Buzz as modulator of olfactory preference.(A,B) Time course of olfactory preference. Larvae were offered the choice between an odour side and a blank side of a Petri dish. Preference was scored after 1 min, 3 min, and 5 min, using either n-amyl acetate (AM) or 1-octanol (OCT) as odours. For both odours, choice behaviour reached a steady state after 5 min; therefore these 5-min scores are displayed in panels C and D. * indicates significance from zero (OSS-tests, P<0.05/3) (N = 24 for AM and N = 23 for OCT preferences). (C,D) Modulation of innate olfactory preference behaviour by the buzz. Odour preferences, for AM or for OCT, are displayed, either assayed without the buzz, or assayed in the presence of the buzz at the indicated frequency. Buzzes of 100 Hz abolish innate olfactory behaviour. * and ns refer to P<0.05/4 and P>0.05/4, respectively (OSS-tests) (N = 24, 19, 19, 18; N = 23, 19, 18, 18).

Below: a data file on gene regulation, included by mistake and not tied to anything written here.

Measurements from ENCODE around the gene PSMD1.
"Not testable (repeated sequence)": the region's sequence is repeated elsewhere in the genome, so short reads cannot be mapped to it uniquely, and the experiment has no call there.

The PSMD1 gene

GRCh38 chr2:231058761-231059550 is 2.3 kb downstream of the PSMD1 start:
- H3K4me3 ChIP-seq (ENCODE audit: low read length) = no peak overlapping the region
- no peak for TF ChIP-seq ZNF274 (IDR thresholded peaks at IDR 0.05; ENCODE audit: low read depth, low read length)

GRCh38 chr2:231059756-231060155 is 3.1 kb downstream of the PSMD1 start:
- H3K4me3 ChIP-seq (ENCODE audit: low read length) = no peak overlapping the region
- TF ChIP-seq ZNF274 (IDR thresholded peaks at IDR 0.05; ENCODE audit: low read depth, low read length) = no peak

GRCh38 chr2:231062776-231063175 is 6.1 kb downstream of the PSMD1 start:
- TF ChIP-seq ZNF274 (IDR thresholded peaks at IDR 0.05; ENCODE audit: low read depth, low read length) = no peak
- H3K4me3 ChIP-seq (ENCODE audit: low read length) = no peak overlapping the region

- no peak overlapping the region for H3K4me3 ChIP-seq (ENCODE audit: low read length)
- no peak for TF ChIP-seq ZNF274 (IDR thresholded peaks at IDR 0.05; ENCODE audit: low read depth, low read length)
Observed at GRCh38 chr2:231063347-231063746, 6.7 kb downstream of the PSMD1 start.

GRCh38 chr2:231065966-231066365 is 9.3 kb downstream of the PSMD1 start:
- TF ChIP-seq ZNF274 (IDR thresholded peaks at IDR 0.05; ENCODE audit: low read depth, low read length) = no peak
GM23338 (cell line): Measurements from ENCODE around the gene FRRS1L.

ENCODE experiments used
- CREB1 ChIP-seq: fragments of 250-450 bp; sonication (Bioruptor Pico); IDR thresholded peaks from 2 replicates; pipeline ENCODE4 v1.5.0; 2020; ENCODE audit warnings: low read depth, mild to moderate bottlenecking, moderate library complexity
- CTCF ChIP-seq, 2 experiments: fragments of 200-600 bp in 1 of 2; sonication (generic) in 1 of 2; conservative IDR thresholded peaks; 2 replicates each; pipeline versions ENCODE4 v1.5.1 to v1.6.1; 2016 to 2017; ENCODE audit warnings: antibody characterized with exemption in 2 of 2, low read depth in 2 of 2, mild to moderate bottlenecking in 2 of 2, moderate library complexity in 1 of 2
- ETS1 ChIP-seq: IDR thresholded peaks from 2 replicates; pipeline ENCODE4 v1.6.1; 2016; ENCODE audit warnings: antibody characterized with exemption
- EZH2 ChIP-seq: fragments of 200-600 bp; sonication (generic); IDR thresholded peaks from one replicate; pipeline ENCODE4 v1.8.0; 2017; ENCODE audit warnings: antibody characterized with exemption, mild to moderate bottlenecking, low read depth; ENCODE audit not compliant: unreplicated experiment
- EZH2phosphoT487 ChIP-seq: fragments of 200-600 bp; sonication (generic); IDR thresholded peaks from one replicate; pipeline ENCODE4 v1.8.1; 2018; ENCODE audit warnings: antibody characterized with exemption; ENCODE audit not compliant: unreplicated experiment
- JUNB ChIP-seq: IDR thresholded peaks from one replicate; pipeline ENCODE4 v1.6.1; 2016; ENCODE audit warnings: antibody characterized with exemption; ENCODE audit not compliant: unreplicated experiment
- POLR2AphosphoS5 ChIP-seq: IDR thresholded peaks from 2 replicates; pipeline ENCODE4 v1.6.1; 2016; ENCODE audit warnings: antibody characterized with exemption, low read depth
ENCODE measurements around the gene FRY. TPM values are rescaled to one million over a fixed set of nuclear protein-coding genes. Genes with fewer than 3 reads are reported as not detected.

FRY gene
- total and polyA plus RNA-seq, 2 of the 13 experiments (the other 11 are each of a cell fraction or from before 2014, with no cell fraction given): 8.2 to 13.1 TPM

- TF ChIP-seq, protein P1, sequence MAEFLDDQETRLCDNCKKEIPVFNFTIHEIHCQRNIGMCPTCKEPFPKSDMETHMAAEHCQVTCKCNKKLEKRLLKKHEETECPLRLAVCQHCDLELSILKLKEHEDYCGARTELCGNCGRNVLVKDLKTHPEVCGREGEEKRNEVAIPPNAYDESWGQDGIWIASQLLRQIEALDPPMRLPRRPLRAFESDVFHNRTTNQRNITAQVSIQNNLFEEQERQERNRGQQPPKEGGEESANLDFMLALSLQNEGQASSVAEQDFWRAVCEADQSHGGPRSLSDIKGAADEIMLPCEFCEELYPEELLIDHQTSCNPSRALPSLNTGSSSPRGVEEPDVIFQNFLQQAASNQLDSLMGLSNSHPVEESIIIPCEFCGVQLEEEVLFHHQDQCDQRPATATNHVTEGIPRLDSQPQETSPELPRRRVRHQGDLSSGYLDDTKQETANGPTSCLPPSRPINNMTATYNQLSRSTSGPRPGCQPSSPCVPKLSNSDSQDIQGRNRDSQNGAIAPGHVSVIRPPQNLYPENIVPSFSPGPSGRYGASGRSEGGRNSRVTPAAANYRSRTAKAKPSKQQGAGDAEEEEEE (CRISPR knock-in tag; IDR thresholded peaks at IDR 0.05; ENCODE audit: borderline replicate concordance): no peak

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f03: Buzz as modulator of olfactory preference.(A,B) Time course of olfactory preference. Larvae were offered the choice between an odour side and a blank side of a Petri dish. Preference was scored after 1 min, 3 min, and 5 min, using either n-amyl acetate (AM) or 1-octanol (OCT) as odours. For both odours, choice behaviour reached a steady state after 5 min; therefore these 5-min scores are displayed in panels C and D. * indicates significance from zero (OSS-tests, P<0.05/3) (N = 24 for AM and N = 23 for OCT preferences). (C,D) Modulation of innate olfactory preference behaviour by the buzz. Odour preferences, for AM or for OCT, are displayed, either assayed without the buzz, or assayed in the presence of the buzz at the indicated frequency. Buzzes of 100 Hz abolish innate olfactory behaviour. * and ns refer to P<0.05/4 and P>0.05/4, respectively (OSS-tests) (N = 24, 19, 19, 18; N = 23, 19, 18, 18).